Book Review: Elders in Congregational Life, by Phil Newton
For almost twenty years, Phil Newton has poured his life into South Woods Baptist Church in Memphis, Tennessee. In an age when the average tenure of a pastor is less than five years, Newton is a model for a young pastor like myself. He’s no Johnny-come-lately to the topic of elders, either. Years ago, he led his congregation to explore the Scriptures until they concluded—unanimously—that having a plurality of elders is the biblical model. Thus, he wrote Elders in Congregational Life from experience, acutely aware that many pastors and future-pastors are struggling over the questions with which Newton has already wrestled. With superb brevity, Newton made a case for elder leadership, unpacked three biblical texts that speak to the issue, and discussed the details of implementing a plurality-of-elders model in a church that might originally find the concept foreign in a congregational environment.
The historical question is of special interest to those of us with Baptist backgrounds. We may be tempted to think that Baptist congregations have always had one pastor supported by a board of deacons. Not so. Newton cited a seventeenth-century English Particular Baptist, William Kiffin, a nineteenth-century Southern Baptist, W.B. Johnson, and numerous other prominent Baptists who advocated elder plurality. In addition, Newton worked through the main Baptist confessions that each leave ample room for plural elder leadership in congregational churches. The weight of the evidence points to the plurality-of-elders model as being historically Baptist.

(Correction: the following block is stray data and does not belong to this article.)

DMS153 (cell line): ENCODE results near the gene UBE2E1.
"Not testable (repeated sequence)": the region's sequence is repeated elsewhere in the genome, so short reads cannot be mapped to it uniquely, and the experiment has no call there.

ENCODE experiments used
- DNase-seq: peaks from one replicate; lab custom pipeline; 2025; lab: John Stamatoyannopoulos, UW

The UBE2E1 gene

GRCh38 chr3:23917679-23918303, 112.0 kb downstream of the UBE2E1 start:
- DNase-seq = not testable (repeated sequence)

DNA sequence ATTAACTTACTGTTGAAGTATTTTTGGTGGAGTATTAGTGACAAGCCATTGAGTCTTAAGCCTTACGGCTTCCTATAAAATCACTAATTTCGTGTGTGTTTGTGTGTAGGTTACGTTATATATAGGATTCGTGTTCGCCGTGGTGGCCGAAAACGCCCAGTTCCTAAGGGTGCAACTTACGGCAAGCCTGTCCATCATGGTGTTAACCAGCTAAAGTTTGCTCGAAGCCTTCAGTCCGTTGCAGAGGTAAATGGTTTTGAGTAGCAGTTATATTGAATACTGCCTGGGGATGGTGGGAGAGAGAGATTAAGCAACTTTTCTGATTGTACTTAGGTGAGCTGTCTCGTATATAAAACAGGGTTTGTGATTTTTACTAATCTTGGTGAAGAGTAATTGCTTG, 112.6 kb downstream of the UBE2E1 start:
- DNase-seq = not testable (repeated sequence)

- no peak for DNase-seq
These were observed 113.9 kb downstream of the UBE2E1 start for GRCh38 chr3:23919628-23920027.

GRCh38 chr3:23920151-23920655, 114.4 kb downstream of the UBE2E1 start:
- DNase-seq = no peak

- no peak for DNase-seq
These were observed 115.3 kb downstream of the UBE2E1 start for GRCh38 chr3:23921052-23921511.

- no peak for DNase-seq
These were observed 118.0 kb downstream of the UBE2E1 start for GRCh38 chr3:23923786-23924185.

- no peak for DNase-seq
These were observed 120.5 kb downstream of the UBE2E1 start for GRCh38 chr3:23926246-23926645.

Why, then, the change? Why did Baptist churches adopt, primarily, the single-pastor/deacon board model? Newton noted Mark Dever’s argument that some combination of “inattention to Scripture” and “the pressure of life on the frontier” may have contributed to the decline of elder plurality—at least in Baptist contexts. One thing is for certain, in the early nineteenth century there were more Baptist churches than Baptist pastors (or elders!). Baptists in the North and South lamented the “want of ministers” to serve their congregations. For example, a Baptist paper, The Columbian Star, reported in 1824 that over one thousand Baptist churches were without pastors. The editor encouraged these churches to meet regularly and, if necessary, read published sermons (those by Andrew Fuller were especially popular). In a day when struggling, young churches could hardly find one qualified elder to fill their pulpit, a plurality of elders may have seemed ideal but impossible. By the early twentieth century, leaders hoping to make churches more “efficient” began to promote deacons as managers. By this time, elder plurality had already become—in most cases—a polity of the past.